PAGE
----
Druids And Druidism: A Study Of Their Real Identity

1753 words - 7 pages

When interpreting history it is almost akin to separating the wheat from the chaff in farming. Close attention has to be paid to every historical detail that is given. In many cases when studying a historical description the reader can find a particular bias that the author has written with. The writings of Julius Caesar and Pliny are not exempt from being written with a bias when they describe the druids. Both authors are considered to be valid sources on historical events which make the assertions and observations that they noted more reliable than other authors. Upon a cursory observation of the text it seems that Caesar tended to find fewer faults in the druids customs compared to Pliny. This paper will argue and prove that although some of the practices of the druids were barbaric by the civilized Romans, overall they were religious and political leaders with great knowledge and a very important part of the Celtic society.
Throughout Caesar’s account of the druids, Caesar seems to be more concerned with telling the facts and not providing much commentary on the things that he finds barbaric. By only writing about the facts he shows his bias as an author who really is more of a general concerned with numbers and strategy. Caesar starts his description by naming some of their jobs facets. According to Caesars description, druids “intervene in divine matters…look after public and private sacrifices…interpret religious matters” which made them very important figures in Celtic society. (Caesar, 21) From this description alone it can be inferred that they were very involved in every religious facet of the Celtic society. Caesar would have noted this particular aspect because in order for a general or emperor to understand potential enemies he has to know all facets of the opposing society. The druidic involvement is very unique because in Roman culture there were different priests for the different gods, compared to the druids who were mediators between the people and all the gods. Caesar makes no comment on this difference but instead keeps relaying the facts. Another part that ties into the religious description that Caesar gives is the druid’s rights to enact punishment. For instance, “if a private person or the public does not yield to their decision they are prohibited from sacrifices” these people are regarded “as godless and wicked and they are cut off from all.” (Caesar, 21) This shows that the druids were very powerful not only when it came to religious matters but also matters that dealt with the public. They had the power to ostracize entire clans from the rest of the Celts for any type of religious misconduct by a particular clan.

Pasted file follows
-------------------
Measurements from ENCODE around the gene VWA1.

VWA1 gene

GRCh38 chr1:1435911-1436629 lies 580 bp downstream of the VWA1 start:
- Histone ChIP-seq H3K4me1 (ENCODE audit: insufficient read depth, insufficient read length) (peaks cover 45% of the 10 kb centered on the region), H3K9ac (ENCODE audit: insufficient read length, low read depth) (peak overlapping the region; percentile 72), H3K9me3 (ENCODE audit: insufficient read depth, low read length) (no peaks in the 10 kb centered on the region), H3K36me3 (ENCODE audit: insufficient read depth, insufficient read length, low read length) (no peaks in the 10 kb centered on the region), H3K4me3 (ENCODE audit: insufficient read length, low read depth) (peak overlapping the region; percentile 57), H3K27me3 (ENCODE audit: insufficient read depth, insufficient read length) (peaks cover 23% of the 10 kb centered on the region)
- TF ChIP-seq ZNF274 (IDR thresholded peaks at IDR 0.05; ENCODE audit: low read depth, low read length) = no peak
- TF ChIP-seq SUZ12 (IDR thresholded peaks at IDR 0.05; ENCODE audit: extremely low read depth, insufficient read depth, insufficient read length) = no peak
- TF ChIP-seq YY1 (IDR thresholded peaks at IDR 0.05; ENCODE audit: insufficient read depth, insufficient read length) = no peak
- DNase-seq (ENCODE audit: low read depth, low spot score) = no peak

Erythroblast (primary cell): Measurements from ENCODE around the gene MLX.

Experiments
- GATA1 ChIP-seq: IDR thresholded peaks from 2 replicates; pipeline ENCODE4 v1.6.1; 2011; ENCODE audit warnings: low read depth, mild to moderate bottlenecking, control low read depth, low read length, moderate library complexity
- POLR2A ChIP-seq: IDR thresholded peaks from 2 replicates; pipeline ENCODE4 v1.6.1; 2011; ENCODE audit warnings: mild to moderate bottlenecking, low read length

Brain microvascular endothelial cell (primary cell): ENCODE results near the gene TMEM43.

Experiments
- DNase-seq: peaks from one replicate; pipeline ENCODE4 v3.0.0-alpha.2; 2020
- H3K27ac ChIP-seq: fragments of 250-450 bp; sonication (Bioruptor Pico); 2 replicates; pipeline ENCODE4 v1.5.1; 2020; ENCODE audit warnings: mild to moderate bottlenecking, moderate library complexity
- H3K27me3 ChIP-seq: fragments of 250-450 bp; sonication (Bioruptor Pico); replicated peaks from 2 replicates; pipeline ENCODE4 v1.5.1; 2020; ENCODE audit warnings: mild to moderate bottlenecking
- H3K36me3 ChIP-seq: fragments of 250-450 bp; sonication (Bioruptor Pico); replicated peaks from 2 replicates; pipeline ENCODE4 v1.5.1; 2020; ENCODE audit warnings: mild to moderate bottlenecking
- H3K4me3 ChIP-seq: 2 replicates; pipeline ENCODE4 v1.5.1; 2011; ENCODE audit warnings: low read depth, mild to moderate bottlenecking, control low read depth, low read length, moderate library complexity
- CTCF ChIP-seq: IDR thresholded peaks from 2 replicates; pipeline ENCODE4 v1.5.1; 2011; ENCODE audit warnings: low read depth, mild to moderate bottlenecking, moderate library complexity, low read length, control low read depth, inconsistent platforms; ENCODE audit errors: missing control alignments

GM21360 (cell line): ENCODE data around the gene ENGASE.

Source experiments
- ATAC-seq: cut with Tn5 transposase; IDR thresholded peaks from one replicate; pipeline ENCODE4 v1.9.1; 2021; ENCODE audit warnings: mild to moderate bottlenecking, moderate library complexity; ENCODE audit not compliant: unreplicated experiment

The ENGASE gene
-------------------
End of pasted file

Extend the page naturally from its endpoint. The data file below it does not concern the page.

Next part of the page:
The position of druid was coveted by the Celt people, so much so that many men were sent by “parents and relatives” to try to become one.(Caesar, 21) This was not an easy task though. “They are said to commit to memory a great number of verses… and remain some twenty years in training.” (Caesar, 21) Part...

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